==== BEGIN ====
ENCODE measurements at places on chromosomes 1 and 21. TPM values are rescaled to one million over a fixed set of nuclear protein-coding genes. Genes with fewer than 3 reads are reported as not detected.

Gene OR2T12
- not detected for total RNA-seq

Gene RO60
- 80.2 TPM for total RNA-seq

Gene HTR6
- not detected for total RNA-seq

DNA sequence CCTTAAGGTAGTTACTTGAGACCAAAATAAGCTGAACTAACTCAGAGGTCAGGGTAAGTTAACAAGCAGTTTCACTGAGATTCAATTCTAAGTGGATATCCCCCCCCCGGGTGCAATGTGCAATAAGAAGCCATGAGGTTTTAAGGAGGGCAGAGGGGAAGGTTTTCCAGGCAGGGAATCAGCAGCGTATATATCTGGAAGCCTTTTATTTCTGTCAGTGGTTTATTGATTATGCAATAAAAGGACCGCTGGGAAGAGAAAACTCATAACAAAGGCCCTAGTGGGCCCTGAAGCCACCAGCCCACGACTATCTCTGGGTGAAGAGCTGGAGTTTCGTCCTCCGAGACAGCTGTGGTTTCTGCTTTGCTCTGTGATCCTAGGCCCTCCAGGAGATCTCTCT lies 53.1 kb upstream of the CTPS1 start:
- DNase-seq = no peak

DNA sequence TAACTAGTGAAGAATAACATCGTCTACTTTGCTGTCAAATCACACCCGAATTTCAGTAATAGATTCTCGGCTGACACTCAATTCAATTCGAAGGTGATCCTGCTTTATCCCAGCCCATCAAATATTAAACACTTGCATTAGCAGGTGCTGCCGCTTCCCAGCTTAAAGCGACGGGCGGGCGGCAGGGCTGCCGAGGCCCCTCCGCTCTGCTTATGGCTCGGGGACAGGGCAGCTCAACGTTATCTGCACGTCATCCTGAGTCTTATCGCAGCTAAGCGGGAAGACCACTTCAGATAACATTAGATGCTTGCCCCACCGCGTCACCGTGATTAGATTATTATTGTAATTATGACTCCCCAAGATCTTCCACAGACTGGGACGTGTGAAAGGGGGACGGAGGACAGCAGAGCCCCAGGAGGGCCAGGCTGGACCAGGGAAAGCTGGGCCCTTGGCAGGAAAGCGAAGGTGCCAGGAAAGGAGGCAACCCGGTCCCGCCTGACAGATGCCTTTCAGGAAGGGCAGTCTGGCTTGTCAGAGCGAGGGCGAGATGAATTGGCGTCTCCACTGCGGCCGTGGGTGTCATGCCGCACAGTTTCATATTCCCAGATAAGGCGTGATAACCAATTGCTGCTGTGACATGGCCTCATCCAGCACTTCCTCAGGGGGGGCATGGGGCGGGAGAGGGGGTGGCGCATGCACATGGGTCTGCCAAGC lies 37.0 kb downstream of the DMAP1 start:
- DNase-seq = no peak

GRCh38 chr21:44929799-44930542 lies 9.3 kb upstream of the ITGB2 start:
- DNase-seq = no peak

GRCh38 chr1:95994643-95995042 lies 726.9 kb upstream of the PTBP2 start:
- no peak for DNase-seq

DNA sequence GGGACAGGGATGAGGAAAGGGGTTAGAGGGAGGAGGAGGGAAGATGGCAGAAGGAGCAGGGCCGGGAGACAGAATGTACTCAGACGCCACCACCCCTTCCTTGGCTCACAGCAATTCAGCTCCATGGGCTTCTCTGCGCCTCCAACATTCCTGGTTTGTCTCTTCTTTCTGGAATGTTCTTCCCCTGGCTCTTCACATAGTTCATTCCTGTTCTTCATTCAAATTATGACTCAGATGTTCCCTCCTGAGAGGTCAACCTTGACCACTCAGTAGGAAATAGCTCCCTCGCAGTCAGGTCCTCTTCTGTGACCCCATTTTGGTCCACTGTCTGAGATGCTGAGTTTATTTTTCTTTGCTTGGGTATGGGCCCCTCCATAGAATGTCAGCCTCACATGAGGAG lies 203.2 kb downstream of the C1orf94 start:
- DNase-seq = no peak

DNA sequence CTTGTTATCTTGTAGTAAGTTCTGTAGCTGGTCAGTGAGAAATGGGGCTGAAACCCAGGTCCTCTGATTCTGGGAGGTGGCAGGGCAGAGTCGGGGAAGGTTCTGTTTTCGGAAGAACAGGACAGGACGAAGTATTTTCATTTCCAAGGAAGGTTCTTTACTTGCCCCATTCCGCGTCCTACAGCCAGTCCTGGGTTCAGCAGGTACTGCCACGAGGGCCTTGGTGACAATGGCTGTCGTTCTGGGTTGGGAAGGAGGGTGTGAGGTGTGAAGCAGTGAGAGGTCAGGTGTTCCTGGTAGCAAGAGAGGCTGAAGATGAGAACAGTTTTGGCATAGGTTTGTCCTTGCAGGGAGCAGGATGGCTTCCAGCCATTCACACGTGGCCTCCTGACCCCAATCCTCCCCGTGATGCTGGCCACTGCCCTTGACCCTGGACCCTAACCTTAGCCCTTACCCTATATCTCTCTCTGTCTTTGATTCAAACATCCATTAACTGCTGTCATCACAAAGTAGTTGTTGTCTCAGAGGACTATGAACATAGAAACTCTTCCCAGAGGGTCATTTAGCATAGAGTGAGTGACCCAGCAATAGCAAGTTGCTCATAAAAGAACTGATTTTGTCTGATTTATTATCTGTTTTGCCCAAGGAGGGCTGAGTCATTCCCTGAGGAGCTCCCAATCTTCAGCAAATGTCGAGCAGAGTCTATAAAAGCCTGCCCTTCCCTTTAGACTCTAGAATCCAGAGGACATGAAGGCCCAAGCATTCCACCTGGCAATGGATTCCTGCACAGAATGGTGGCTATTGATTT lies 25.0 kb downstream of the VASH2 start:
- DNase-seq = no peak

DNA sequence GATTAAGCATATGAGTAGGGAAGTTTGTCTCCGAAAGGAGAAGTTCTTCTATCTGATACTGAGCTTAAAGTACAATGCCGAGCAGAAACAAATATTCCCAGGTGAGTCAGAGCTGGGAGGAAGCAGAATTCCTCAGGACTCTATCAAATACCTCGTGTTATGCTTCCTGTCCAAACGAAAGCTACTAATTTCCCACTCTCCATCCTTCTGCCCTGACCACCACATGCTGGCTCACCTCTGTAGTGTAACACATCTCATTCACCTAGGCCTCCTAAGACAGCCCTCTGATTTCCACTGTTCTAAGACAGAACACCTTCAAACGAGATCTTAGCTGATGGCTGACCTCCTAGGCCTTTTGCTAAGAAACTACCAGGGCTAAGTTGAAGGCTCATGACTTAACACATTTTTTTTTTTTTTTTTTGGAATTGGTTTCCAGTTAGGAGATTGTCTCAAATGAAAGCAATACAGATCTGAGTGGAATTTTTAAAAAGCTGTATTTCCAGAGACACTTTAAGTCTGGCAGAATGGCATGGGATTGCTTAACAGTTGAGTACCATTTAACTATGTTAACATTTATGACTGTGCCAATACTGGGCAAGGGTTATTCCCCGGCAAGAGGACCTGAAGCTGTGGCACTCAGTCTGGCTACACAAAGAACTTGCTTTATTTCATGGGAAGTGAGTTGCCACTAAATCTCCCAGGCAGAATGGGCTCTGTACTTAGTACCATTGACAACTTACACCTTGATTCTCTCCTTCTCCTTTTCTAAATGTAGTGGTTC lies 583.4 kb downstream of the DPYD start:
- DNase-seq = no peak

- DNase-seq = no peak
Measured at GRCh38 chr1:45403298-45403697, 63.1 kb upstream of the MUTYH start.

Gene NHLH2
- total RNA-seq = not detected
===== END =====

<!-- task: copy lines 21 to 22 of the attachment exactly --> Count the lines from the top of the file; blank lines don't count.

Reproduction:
- DNase-seq = no peak

- DNase-seq = no peak